In FIG. 16, the antiextrusion strip 100 is embedded such that the strip 100 is canted to reduce the bond stress under presqueeze and pressure between the elastomeric matrix of the seal 102 and the antiextrusion strip 100. The cross-section of linear elastomeric seal 70 is basically a rectangular elastomeric strip 71 with a comating sealing face 72, two opposed transverse sides, and having the two corners which will be inserted into a seal groove typically radiused. The other two corners between the sealing face 72 and the sides may also be slightly radiused. The length of the elastomeric seal 70 is slightly more than that of antiextrusion strip 100 to ensure full embedment. The antiextrusion strip 100 is embedded in the elastomeric matrix 71 so that the midplane of the corrugations of strip 100 is at an angle 0 to the comating surface 106 of seal 102. Angle Ø preferably ranges between 45 degrees and 135 degrees.

FIG. 17 shows the linear elastomeric seal 102 of FIG. 15 positioned into a seal groove 105 such as would be used in the longitudinal seal groove of a split pipeline repair clamp. The groove 105 is provided in face 106 of the carrier body 108, with its throat narrower than the seal width to provide a close fit between seal 102 and the inner portion of the groove 105 so that seal retention by friction and elastic forces is ensured. The seal groove 105 linearly expands in width from its throat into the body 108. The depth of groove 105 is less than the height of the cross-section of seal 102 so that sufficient seal protrusion will exist in order to ensure adequate presqueeze, even with large seal gaps. The low pressure side 109 of groove 105 is inclined towards the high pressure side 110 at its outer end, while the inner groove side 111 is parallel to the face 106 and the surface against which the seal will be presqueezed. The high pressure side 110 of groove 105 is normal to the face 106 and shorter than the low pressure side depth of groove 105. Groove relief face 112 is parallel to face 106. Groove relief face 112 is also closer to inner groove side 111 than is face 106. Relief volume for absorbing the elastomer displaced volume when the seal gap is reduced or varied is provided by the increased separation relative to face 106 of groove relief face 112 from the surface against which elastomeric seal 102 will be presqueezed. All groove corners are radiused in order to avoid elastomer tearing or shearing. The distortion of the rubber of the seal 102 by the fitting of the seal into its mounting groove 105, seen in both FIGS. 17 and 18, causes the antiextrusion strip 100 to be inclined from perpendicular to the comating sealing surface 114.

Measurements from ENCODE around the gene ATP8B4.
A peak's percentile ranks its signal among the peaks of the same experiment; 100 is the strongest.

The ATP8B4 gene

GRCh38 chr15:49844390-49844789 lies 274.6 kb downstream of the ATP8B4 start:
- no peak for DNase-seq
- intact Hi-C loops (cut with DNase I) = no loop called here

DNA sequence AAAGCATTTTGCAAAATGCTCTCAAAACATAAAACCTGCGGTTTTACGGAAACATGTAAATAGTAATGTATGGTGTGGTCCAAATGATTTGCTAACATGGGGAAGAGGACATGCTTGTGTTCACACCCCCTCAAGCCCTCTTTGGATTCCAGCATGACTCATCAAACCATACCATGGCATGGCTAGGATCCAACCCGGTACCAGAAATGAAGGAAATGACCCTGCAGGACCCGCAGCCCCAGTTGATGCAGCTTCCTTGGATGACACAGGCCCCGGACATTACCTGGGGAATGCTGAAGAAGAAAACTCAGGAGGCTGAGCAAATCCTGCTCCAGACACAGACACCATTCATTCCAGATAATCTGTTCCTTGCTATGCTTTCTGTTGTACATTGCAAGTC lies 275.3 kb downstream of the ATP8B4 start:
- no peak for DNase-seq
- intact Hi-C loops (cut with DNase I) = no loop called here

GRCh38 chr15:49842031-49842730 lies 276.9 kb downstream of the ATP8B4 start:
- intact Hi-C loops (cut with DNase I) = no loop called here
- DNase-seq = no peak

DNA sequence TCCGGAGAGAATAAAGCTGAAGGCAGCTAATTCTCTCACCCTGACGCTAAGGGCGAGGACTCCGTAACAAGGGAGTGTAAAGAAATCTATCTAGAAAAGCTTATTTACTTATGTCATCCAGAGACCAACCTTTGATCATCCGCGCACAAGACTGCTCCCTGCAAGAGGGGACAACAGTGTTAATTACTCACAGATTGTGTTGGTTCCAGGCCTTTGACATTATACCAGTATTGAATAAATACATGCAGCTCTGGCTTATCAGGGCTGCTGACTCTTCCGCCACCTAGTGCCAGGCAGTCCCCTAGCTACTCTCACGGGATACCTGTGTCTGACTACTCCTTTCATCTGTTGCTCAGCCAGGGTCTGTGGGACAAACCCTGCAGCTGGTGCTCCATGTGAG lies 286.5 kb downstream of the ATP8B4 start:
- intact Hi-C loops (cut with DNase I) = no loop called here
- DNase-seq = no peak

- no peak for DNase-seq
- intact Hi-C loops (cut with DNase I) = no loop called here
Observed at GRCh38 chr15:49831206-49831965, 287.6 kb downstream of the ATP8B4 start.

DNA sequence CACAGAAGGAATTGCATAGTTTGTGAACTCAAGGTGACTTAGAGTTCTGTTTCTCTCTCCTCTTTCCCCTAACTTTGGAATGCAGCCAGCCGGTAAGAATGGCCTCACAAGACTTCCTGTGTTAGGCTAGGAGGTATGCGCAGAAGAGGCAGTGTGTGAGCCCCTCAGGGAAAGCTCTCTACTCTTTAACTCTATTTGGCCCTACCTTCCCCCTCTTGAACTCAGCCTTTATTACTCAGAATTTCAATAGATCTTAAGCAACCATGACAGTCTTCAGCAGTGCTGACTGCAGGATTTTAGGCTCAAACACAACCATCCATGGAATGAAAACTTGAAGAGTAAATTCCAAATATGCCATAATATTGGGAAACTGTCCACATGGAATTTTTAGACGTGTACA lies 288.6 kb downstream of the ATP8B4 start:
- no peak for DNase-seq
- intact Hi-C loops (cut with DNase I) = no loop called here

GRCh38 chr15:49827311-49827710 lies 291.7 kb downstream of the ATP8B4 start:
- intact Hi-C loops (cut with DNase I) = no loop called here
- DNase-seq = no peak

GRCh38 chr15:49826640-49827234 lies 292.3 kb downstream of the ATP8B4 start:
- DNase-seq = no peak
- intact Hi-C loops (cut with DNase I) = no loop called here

Optionally, seal 102 may have elements having high frictional coefficients integrally bonded into the elastomeric matrix of the seal on the comating surface. For example, silica flour may be incorporated onto the comating surface of seal 102. An increase in friction between the comating surfaces will tend to increase the resistance of the seal to creep.

FIG. 18 shows the elastomeric seal 102 in groove 105 of FIG. 15 sealing against the adjacent comating surface 114 of body 116. Sufficient presqueeze on elastomeric seal 102 has been provided by bringing comating surface 114 close enough to obtain a suitably high interface pressure between seal 102 and comating surface 114. The elastomer of seal 102 has distorted into the high pressure side relief volume provided between relief face 112 and comating surface 114 due to the presqueeze compression. The presence of antiextrusion strip 100 adjacent low pressure side 109 of groove 105 and firmly embedded in the elastomer of seal 102 which is in turn entrapped in groove 105 ensures that the antiextrusion strip is well anchored to resist transverse forces which would tend to displace its end adjacent comating surface 114. The main portion of the body of the corrugations of antiextrusion strip 100 is firmly anchored in the elastomer of the seal 102, which is in turn rigidly held in the interior of the groove. Accordingly, the corrugations again function as strong, stiff cantilever beams extending to the extrusion gap and thereby helping to prevent extrusion of the seal elastomer.

Although it is not shown herein installed in a groove or mating with a comating sealing surface, the seal 70, shown in FIG. 16, with its inclined antiextrusion strip 100 functions substantially in the same manner as the seal 102. The oblique view in FIG. 19 shows the seal 70 with a portion of its length cut away so that the positioning of the antiextrusion strip 100 can be more clearly seen. Use of the inclined strip 100 can ease installation of the seal into a groove similar to that shown in FIGS. 17 and 18, and the strip 100 is less likely to buckle or to cause the rubber of the seal 70 to be cut for large presqueezes of the sealed connection.